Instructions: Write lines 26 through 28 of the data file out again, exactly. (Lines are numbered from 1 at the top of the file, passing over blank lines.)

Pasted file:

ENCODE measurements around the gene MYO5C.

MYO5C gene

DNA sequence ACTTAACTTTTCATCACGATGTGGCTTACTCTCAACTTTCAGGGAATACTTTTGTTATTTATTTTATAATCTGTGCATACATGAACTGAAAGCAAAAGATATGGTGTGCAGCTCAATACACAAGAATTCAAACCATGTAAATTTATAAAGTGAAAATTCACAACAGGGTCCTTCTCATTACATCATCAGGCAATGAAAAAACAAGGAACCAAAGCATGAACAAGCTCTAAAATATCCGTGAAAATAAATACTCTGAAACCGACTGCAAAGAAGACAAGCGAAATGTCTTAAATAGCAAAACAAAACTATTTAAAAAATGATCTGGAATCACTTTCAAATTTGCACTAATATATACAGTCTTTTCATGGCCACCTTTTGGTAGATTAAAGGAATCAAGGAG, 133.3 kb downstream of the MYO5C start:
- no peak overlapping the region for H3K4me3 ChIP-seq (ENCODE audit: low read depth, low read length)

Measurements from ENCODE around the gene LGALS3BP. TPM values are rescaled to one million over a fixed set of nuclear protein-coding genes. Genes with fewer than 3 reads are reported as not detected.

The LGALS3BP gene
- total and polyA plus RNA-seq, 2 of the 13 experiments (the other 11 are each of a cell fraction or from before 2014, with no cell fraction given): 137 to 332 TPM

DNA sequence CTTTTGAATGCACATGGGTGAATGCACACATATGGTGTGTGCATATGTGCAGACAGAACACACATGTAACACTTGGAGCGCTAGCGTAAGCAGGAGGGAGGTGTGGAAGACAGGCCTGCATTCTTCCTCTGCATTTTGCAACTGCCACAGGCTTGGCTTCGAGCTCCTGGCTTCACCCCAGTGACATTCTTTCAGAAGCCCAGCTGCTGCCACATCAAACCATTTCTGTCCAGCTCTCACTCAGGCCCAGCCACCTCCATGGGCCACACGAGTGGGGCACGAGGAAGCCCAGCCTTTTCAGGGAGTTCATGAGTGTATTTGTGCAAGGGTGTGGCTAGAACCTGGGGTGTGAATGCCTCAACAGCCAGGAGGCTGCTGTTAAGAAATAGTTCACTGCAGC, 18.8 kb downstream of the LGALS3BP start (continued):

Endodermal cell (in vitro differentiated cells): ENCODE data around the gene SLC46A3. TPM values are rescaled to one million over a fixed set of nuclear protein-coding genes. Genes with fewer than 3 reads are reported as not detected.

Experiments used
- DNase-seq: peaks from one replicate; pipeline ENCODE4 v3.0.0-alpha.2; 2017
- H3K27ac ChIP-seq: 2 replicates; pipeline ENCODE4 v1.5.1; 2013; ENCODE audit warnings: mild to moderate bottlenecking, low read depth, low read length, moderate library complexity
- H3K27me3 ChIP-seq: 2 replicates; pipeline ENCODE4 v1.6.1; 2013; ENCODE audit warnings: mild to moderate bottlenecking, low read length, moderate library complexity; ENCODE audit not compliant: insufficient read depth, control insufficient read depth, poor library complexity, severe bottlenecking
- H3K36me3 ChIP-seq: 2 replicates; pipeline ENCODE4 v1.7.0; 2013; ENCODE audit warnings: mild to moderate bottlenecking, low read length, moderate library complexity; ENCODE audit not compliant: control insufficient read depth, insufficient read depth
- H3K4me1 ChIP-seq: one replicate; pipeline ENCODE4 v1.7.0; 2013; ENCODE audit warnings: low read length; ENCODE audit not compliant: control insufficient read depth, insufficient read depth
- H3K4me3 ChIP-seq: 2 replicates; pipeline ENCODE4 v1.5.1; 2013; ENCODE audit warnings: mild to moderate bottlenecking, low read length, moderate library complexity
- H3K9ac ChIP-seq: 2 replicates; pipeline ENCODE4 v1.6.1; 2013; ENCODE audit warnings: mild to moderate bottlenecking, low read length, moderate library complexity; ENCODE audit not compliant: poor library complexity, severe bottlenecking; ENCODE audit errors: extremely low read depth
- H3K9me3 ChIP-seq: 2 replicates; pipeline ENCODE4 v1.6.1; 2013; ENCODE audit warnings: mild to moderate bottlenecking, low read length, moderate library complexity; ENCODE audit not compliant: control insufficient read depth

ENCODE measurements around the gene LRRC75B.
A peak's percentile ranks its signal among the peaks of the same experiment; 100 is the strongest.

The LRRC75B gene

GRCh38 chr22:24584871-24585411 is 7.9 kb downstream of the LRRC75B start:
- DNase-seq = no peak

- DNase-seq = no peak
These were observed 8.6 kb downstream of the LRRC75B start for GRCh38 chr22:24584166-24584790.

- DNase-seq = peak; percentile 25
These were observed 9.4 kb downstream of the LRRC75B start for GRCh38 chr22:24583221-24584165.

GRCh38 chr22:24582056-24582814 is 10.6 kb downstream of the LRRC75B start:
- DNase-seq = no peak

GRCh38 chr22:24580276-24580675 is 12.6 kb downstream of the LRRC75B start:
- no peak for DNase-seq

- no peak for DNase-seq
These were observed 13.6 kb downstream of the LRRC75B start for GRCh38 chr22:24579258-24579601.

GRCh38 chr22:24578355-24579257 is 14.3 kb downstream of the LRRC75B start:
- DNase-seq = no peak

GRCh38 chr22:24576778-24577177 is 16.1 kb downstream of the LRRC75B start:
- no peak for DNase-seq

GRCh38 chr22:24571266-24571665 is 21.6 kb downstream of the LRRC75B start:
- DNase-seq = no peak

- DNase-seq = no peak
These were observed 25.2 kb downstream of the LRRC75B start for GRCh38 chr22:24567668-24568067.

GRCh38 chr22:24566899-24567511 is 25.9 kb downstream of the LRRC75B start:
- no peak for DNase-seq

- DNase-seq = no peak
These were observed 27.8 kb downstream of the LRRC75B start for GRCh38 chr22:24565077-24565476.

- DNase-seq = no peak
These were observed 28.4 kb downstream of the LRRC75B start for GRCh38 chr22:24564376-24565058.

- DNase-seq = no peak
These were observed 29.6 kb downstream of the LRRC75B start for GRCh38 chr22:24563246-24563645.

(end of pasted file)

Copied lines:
- DNase-seq = peak; percentile 25
These were observed 9.4 kb downstream of the LRRC75B start for GRCh38 chr22:24583221-24584165.

GRCh38 chr22:24582056-24582814 is 10.6 kb downstream of the LRRC75B start: